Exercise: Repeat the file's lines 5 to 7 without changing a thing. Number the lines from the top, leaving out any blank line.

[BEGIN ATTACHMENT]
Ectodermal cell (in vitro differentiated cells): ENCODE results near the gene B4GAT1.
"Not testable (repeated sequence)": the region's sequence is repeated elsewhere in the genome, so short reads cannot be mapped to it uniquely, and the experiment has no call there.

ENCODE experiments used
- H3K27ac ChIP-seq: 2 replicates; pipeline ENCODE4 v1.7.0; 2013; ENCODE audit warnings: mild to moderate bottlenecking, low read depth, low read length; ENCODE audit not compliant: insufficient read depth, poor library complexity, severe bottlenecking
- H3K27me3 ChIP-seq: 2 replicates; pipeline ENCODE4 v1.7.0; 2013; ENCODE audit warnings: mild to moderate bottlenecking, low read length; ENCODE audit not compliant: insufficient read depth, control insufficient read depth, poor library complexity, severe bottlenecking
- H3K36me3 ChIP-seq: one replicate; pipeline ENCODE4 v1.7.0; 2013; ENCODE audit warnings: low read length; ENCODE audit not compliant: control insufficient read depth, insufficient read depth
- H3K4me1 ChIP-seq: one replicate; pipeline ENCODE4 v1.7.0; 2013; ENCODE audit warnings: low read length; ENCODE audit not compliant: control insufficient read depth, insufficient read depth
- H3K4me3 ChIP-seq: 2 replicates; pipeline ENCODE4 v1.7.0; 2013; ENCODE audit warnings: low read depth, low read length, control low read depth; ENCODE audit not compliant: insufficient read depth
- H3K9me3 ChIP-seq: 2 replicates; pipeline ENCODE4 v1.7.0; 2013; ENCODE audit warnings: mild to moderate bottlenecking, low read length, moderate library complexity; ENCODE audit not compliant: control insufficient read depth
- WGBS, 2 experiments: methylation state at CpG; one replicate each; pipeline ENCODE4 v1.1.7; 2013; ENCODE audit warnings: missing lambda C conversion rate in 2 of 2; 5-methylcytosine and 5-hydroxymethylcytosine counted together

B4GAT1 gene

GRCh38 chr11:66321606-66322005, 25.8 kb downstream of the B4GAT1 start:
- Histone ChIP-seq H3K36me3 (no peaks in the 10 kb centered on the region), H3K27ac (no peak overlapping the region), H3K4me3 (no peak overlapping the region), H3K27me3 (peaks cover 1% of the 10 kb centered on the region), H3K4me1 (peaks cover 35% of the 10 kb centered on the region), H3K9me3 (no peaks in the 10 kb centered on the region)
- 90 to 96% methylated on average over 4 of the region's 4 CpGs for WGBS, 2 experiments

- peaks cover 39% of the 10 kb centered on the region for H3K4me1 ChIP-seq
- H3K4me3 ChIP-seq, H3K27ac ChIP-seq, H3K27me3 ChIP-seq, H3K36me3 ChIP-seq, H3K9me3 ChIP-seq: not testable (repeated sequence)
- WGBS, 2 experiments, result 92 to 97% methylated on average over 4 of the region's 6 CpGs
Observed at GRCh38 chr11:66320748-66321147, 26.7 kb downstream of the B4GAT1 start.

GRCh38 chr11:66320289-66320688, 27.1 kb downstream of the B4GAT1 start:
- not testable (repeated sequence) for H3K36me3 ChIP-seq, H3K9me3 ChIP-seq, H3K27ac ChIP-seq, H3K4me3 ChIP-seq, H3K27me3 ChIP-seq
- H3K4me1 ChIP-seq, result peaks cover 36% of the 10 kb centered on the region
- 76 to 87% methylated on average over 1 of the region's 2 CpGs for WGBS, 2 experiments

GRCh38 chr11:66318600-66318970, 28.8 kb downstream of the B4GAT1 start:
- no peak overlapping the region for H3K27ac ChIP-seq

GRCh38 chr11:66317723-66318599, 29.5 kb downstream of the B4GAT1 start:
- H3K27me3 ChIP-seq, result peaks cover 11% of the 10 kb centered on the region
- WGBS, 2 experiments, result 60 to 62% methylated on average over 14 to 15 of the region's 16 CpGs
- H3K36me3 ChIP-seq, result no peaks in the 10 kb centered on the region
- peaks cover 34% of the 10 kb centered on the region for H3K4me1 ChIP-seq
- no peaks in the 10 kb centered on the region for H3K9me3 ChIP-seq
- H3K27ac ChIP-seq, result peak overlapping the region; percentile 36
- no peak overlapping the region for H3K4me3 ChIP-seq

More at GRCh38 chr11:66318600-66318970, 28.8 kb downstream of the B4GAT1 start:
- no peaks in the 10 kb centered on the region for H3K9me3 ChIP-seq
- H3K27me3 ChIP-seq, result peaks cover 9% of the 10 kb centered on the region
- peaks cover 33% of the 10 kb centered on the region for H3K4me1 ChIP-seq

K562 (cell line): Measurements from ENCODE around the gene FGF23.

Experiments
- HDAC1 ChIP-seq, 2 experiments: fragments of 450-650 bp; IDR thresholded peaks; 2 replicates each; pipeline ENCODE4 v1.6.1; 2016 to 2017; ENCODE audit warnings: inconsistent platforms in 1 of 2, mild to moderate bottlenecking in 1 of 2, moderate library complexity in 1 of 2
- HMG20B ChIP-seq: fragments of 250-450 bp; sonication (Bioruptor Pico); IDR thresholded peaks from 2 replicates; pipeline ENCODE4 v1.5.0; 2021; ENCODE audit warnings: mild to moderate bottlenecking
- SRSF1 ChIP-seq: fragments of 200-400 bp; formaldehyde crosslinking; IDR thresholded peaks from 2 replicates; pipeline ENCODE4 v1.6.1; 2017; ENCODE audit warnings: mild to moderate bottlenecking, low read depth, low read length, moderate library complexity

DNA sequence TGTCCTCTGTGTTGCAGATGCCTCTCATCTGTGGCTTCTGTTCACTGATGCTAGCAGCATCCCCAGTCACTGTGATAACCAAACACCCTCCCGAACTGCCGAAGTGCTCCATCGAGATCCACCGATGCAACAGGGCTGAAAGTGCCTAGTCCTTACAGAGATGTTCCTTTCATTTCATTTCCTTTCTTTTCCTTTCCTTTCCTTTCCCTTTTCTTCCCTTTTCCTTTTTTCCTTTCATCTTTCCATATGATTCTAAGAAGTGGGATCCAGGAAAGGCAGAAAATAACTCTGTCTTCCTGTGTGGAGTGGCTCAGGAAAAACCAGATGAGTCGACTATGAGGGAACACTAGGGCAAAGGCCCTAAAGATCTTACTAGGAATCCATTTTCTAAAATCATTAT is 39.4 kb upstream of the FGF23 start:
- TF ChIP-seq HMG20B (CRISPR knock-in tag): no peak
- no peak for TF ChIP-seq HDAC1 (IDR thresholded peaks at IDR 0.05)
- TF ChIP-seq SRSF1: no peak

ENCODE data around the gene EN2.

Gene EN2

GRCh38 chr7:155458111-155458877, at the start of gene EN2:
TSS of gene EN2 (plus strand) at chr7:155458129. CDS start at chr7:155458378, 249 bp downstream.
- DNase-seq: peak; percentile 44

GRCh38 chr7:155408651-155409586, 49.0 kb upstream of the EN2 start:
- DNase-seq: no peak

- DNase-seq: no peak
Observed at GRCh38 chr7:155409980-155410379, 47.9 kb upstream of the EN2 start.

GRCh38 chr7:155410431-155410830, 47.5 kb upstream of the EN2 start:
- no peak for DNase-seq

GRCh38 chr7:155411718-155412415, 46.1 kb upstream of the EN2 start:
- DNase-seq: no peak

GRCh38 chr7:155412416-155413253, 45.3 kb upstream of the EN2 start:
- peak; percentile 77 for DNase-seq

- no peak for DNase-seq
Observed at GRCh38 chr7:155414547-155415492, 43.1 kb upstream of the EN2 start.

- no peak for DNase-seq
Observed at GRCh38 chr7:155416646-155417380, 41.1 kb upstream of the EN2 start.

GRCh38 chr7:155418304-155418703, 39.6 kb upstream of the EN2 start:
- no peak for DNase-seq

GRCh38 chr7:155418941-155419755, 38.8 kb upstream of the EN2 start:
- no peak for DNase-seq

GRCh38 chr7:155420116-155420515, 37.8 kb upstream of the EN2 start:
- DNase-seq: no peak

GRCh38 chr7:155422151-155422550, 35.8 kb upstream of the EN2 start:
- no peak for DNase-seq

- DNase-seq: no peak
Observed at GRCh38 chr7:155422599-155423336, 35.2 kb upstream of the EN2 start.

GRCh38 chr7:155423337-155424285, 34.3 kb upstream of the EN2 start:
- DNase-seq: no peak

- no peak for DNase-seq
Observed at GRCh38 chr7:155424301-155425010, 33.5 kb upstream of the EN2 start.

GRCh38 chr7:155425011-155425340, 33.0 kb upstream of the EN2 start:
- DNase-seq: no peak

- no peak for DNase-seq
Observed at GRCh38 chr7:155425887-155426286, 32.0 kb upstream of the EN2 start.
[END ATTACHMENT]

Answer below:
- H3K27me3 ChIP-seq: 2 replicates; pipeline ENCODE4 v1.7.0; 2013; ENCODE audit warnings: mild to moderate bottlenecking, low read length; ENCODE audit not compliant: insufficient read depth, control insufficient read depth, poor library complexity, severe bottlenecking
- H3K36me3 ChIP-seq: one replicate; pipeline ENCODE4 v1.7.0; 2013; ENCODE audit warnings: low read length; ENCODE audit not compliant: control insufficient read depth, insufficient read depth
- H3K4me1 ChIP-seq: one replicate; pipeline ENCODE4 v1.7.0; 2013; ENCODE audit warnings: low read length; ENCODE audit not compliant: control insufficient read depth, insufficient read depth